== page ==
BlazBlue: Chronophantasma Extend Review


It’s become a sort of mission of mine to be up-to-date with each new Arc System Works fighting game. This is difficult for me, since I never had a PS3, and finding copies for my 360 (back when I still had it) was oddly difficult. It’s for this reason that I’m glad that Arc Sys has been making an earnest attempt to port their games to Steam so folks of the PC persuasion can enjoy them. With that said, since Chronophantasma Extend just came out on Steam, let’s talk about BlazBlue.

There’s a lowbrow joke I could make here, but I choose not to.

If you recall, back in my Guilty Gear Xrd review, I said how you don’t play a fighting game for the story, so I didn’t score the story. That’s also because Xrd was less of a fighting game with a story and more of a fighting game that also had a movie in it. Chronophantasma, and by extension BlazBlue in general, isn’t getting a free pass on that, since the series is a hybrid between fighting game and visual novel. Luckily, though, it’s actually a pretty good visual novel. There’s a lot of pseudo-magic/science jargon like “ars magus”, “nox nyctores”, and “phenomena intervention” that rings of something a Japanese eighth-grader would come up with, but the actual plotline is surprisingly compelling, and I’m invested in the characters, even if I sometimes need a glossary to know what they’re talking about (which the game also provides). The majority of the characters maintain a fairly laid-back, conversational tone of voice, which in tandem with the goofy terminology presents an almost tongue-in-cheek presentation, which I always enjoy. Actually summarizing the story would take a bloody fortnight, but that’s what happens when you have three games worth of interconnected plotlines (plus, like glossary, the game also provides a recap for the uninitiated, commentated by a few of the main characters). Production values are up a bit from the previous games, with character portraits moving around and the camera taking dramatic angles. Since the character portraits are static, it’s basically a finger puppet show, but it’s a really nice finger puppet show.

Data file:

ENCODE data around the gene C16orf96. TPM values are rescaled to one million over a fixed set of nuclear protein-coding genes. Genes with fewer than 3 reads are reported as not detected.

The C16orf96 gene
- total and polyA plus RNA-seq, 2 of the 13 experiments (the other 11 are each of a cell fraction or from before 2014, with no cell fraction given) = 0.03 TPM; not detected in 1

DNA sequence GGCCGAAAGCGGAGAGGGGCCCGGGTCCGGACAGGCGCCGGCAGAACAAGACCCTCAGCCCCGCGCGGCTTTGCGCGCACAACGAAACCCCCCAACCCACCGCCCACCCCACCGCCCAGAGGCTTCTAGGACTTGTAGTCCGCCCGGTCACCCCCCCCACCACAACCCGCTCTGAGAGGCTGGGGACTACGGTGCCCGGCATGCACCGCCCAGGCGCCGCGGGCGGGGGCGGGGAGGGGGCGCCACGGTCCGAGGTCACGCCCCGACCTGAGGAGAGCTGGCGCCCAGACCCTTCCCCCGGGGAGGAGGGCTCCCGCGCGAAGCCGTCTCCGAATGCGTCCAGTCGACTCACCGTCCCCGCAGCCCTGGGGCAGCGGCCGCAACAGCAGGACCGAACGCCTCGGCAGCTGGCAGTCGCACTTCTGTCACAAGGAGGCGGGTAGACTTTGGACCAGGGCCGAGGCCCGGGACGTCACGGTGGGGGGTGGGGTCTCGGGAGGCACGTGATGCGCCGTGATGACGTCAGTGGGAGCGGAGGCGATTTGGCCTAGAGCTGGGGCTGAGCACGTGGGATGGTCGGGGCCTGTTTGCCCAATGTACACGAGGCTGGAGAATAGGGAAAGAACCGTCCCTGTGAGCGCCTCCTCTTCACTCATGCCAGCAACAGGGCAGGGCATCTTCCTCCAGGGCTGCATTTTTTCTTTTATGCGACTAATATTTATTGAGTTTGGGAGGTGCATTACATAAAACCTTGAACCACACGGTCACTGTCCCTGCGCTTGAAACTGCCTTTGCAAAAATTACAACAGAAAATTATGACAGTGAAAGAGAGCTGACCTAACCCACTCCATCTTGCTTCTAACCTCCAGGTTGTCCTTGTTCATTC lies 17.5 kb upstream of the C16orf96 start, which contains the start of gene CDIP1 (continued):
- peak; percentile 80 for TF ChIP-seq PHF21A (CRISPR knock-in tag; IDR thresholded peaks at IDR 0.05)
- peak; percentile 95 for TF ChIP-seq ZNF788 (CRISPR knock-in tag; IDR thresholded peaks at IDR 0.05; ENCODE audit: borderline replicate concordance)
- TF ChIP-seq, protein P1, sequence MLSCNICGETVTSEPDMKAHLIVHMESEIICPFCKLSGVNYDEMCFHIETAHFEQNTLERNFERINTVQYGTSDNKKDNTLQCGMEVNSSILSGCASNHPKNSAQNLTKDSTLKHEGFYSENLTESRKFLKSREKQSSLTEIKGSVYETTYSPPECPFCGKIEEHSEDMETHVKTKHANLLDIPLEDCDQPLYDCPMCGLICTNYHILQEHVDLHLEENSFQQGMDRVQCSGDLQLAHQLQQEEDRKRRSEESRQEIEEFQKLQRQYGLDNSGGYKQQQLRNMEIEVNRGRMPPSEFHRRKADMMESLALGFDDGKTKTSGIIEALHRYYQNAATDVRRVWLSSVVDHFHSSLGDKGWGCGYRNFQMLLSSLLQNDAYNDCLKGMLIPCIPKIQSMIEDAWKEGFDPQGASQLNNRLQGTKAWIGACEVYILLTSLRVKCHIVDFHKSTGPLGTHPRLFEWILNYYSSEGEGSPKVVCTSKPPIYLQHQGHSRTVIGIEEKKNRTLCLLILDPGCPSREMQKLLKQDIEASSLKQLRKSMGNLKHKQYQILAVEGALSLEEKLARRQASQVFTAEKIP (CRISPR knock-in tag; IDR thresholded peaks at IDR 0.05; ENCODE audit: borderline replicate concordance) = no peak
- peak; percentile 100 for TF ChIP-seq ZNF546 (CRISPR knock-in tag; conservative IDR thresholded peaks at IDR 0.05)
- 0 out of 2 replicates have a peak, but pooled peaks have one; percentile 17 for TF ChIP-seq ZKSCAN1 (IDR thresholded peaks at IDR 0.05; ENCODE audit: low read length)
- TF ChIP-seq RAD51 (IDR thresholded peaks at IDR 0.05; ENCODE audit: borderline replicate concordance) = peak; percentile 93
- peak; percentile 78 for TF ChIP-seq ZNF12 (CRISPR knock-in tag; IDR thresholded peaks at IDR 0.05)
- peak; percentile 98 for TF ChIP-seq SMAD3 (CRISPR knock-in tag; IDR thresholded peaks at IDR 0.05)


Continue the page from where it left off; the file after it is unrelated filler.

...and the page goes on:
I have known several cats very similar to Tao. Several dogs, too.

But, visual novels aside, you’re here to hear about fighting games, so let’s talk action. The core mechanics are basically the same as the previous BlazBlue games, and Arc Sys fighters in general, with four main attack buttons for light, medium, heavy, and special. The Burst system in most Arc Sys games that is used for breaking an enemy combo has been changed up a bit. Now pressing all four buttons will either trigger a Burst or an Overdrive, depending on the situation. Overdrive is similar to the X-Factor in Marvel Vs Capcom 3, though aside from general strength boosts it also provides character specific benefits, like increasing character specific meters or instantly activating special effects that would require multiple inputs to trigger otherwise. New to Chronophantasma is Stylish Mode, an alternate control scheme intended for beginner players. Tapping buttons triggers contextual auto-combos, and Distortion Drives and Astral Heats can be activated simply by pressing two buttons. It certainly makes things a bit easier, though I still played with the normal scheme, because I’m not a quitter.

Can’t ever have too many jetpacks.

The roster has received a hefty upgrade from Continuum Shift, adding in eight new characters and rebalancing the old ones. This definitely makes me happy, since the roster didn’t change much between Calamity Trigger and Continuum Shift, and it feels like fighting games have smaller rosters these days, so I’m glad to get a game with a good bit of diversity. If I had to make a complaint, it would be that designated boss characters like Terumi are a bit overpowered, though there is a distinct possibility that I’m just terrible.

There’s something I find satisfying about a heavily populated character select screen.

I don’t usually play online with fighting games, but I decided to take a quick spin around Chronophantasma’s Network mode for kicks. Joining an unranked lobby and mingling with other players, each with their own cute little avatars was a quick and simple process, and there were no major latency issues during matches. Ranked matches, on the other hand, were a bit of an ordeal. It could be since the game just came out on Steam, but there didn’t seem to be anyone playing ranked matches. When I tried searching for players, the only people who came up had zero connectivity, and when I entered for a match and waited, it took a good ten minutes to get any player to show up and wipe the floor with me, not helped by heavy lag at the start of the match.

Funky netcode aside, BlazBlue: Chronophantasma Extend is an all-around solid game, both as a fighter and a visual novel. If you’re mad at me for not summarizing the story, well, that’s all the more reason to go play it yourself (honestly, a wiki explanation wouldn’t help much anyway). If you like fighting games, you got one. If you like visual novels, you got one. If you like fighting games AND visual novels, then happy birthday to you.

Restriction 666 Released!

  • Gameplay 8
  • Presentation 8
  • Story 8
  • Sound 8
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8.0 Love is Blue

A long-time nerd with far too much time on his hands. Enjoys playing video games and watching anime, among other media-related hobbies.